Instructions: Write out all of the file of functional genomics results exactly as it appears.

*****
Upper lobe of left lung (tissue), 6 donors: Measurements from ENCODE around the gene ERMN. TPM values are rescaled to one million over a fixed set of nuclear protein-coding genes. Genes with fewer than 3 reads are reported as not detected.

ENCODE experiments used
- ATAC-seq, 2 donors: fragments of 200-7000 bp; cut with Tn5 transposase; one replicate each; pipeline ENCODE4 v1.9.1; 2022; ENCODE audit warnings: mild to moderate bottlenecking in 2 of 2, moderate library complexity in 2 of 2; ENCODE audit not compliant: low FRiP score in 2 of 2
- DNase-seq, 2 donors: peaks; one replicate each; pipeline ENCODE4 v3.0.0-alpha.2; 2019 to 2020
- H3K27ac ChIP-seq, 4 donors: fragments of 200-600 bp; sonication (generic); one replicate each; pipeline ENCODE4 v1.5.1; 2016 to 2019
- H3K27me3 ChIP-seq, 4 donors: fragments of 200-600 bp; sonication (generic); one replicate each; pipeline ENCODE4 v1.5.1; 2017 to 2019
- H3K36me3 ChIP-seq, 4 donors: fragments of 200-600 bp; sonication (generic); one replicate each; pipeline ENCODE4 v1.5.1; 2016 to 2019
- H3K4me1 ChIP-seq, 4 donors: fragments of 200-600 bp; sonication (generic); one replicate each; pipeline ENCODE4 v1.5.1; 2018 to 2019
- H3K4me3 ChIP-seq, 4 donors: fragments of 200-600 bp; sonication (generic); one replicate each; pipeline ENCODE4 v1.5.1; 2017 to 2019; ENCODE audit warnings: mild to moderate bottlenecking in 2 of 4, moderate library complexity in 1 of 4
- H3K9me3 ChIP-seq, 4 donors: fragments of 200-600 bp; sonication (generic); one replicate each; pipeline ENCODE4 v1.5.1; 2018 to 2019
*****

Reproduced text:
Upper lobe of left lung (tissue), 6 donors: Measurements from ENCODE around the gene ERMN. TPM values are rescaled to one million over a fixed set of nuclear protein-coding genes. Genes with fewer than 3 reads are reported as not detected.

ENCODE experiments used
- ATAC-seq, 2 donors: fragments of 200-7000 bp; cut with Tn5 transposase; one replicate each; pipeline ENCODE4 v1.9.1; 2022; ENCODE audit warnings: mild to moderate bottlenecking in 2 of 2, moderate library complexity in 2 of 2; ENCODE audit not compliant: low FRiP score in 2 of 2
- DNase-seq, 2 donors: peaks; one replicate each; pipeline ENCODE4 v3.0.0-alpha.2; 2019 to 2020
- H3K27ac ChIP-seq, 4 donors: fragments of 200-600 bp; sonication (generic); one replicate each; pipeline ENCODE4 v1.5.1; 2016 to 2019
- H3K27me3 ChIP-seq, 4 donors: fragments of 200-600 bp; sonication (generic); one replicate each; pipeline ENCODE4 v1.5.1; 2017 to 2019
- H3K36me3 ChIP-seq, 4 donors: fragments of 200-600 bp; sonication (generic); one replicate each; pipeline ENCODE4 v1.5.1; 2016 to 2019
- H3K4me1 ChIP-seq, 4 donors: fragments of 200-600 bp; sonication (generic); one replicate each; pipeline ENCODE4 v1.5.1; 2018 to 2019
- H3K4me3 ChIP-seq, 4 donors: fragments of 200-600 bp; sonication (generic); one replicate each; pipeline ENCODE4 v1.5.1; 2017 to 2019; ENCODE audit warnings: mild to moderate bottlenecking in 2 of 4, moderate library complexity in 1 of 4
- H3K9me3 ChIP-seq, 4 donors: fragments of 200-600 bp; sonication (generic); one replicate each; pipeline ENCODE4 v1.5.1; 2018 to 2019